Written by Banaz Taha
In 2011, Act No. 8 of Combating Domestic Violence in the Kurdistan Region was passed for the purpose of ensuring safety and stability within family structures and preventing them from disintegration. The law consists of ten articles addressing domestic violence against men, women and children.
Since its enactment however, legal experts, the public, governmental and non-governmental organisations have raised a number of concerns over loopholes in the law. This instigated MERI to review and encourage amendments to the current legislative framework in order to ensure that it appropriately addresses family and domestic violence incidents taking place in the Kurdistan Region.
For the review and amendment process, MERI established a Legal Committee consisting of representatives from the General Directorate for Combating Domestic Violence, NGOs and parliamentarians. Several roundtable meetings and workshops have taken place, resulting in the first Draft Law on December 1, 2014.
This Draft Law widens the scope of the definition of domestic violence by adding provisions on the right to education, forced impregnation, forced baby gender tests and forced chastity tests for women.
Furthermore, it not only gives the legal representatives of victims and victims themselves the right to file a lawsuit, but it also allows “anybody else who has knowledge of cases of domestic violence” to do so through the General Directorate, the police stations or the public prosecutor. It also emphasizes the role of the General Directorate and related bodies in raising awareness on domestic violence, and pursuing a more active role in the investigation and follow up of domestic violence cases.
Other noteworthy new measures in this draft law include the right of minor victims of Female Genital Mutilation (FGM) to file a complaint through a trustee who has reached the legal age, and making it punishable for relatives of first degree (parents, siblings, children) to carry out or aid in carrying out FGM. If this law is passed by the parliament, medical practitioners such as doctors, pharmacists, midwives and chemists who hide any information on FGM carried out on minor victims would also face a ban on practicing their career from a minimum of three to a maximum of six months. This is in addition to the current maximum imprisonment of three years in case the medical practitioner carries out FGM himself or herself on a minor victim. Lastly, this draft law ensures a significant increment in financial penalties for those who violate the provisions prohibiting FGM.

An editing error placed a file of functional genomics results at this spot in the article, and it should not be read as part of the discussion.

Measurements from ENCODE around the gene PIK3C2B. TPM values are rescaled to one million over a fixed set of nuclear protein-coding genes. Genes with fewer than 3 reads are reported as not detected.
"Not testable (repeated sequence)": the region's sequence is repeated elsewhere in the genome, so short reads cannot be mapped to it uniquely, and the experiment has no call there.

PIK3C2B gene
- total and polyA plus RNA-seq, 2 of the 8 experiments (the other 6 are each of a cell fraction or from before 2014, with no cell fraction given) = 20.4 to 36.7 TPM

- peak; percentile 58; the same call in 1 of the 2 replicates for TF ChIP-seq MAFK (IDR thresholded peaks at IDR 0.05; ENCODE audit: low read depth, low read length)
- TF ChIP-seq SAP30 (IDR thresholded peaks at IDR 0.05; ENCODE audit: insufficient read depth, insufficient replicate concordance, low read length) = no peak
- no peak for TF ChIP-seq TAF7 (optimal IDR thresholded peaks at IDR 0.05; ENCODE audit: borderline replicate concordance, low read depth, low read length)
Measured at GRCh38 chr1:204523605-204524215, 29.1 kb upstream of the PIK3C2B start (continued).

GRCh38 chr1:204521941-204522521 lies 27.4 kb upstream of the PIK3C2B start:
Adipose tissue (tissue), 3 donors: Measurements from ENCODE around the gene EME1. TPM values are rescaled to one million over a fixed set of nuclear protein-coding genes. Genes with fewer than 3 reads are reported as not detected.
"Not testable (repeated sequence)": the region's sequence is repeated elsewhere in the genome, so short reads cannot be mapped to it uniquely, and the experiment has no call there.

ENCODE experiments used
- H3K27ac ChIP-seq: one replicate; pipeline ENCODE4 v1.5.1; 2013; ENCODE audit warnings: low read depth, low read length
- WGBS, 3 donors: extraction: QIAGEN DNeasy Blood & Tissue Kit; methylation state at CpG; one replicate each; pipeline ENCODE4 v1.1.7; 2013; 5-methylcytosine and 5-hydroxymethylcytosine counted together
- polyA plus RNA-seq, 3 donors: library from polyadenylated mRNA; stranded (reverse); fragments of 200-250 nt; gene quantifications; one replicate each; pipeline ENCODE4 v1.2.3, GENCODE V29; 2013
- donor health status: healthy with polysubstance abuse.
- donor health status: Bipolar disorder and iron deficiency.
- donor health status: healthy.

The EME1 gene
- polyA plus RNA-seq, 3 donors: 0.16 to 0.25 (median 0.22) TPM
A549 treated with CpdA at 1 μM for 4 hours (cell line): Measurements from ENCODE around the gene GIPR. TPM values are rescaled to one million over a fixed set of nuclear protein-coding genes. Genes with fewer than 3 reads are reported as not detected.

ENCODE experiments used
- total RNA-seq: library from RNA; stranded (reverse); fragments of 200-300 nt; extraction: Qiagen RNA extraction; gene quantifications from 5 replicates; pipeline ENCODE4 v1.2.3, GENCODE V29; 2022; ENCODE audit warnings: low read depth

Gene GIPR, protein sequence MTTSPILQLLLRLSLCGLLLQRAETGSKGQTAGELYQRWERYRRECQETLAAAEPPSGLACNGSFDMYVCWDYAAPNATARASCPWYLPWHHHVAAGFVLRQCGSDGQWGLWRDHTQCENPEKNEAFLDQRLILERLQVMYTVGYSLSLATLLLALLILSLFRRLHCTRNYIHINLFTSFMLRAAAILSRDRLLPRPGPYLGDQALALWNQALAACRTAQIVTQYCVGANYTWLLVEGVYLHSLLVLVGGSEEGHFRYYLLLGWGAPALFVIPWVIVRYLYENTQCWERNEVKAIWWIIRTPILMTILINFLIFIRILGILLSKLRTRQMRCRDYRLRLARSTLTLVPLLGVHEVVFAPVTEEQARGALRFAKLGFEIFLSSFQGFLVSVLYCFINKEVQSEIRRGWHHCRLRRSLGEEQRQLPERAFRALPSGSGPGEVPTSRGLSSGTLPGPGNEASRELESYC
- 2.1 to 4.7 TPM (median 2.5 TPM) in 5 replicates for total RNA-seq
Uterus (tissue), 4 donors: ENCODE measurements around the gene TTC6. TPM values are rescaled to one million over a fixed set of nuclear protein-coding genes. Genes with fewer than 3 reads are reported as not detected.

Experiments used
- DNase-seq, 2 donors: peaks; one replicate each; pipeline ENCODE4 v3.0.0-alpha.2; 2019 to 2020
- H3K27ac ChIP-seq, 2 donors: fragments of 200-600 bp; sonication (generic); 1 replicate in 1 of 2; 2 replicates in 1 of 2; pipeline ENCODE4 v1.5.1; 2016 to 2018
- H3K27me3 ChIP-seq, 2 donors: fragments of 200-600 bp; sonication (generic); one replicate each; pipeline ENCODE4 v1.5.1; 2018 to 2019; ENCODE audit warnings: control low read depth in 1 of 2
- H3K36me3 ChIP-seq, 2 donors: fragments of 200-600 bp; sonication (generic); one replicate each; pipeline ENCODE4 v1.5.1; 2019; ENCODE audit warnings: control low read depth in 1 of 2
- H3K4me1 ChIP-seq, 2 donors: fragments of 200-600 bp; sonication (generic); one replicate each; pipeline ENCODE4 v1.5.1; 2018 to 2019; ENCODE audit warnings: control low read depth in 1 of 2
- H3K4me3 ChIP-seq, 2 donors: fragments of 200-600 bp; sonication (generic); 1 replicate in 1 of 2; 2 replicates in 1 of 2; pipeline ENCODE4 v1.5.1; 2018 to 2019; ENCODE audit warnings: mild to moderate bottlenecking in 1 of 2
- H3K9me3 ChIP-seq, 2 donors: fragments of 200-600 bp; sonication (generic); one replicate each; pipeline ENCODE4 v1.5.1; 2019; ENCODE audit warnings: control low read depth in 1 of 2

MERI has disseminated the draft law to over two hundred local parliamentarians, legal experts and NGOs for consultation by way of written submission. The deadline for submissions is January 7, 2015. The consultants have also been invited to attend a workshop organized by MERI on January 14, 2015, after which a final draft will be formulated and submitted to the Kurdistan Region Parliament.
A Kurdish version of the Draft law can be viewed here. As part of its PVAW project, MERI shall furthermore continue with workshops and the implementation of Quality Assurance in all twenty-eight police stations for combating domestic violence in Kurdistan Region.
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About MERI: The Middle East Research Institute is Iraq’s leading policy-research institute and think tank. It is an independent, entirely grant-funded not-for-profit organisation, based in Erbil, Kurdistan Region. Its mission is to contribute to the process of nation-building, state-building and democratisation via engagement, research, analysis and policy debates.
MERI’s main objectives include promoting and developing human rights, good governance, the rule of law and social and economic prosperity. MERI conduct high impact, high quality research (including purpose-based field work) and has published extensively in areas of: human rights, government reform, international politics, national security, ISIS, refugees, IDPs, minority rights (Christians, Yezidis, Turkmen, Shabaks, Sabi mandeans), Baghdad-Erbil relations, Hashd Al-Shabi, Peshmarga, violence against women, civil society. MERI engages policy- and decision-makers, the civil society and general public via publication, focused group discussions and conferences (MERI Forum).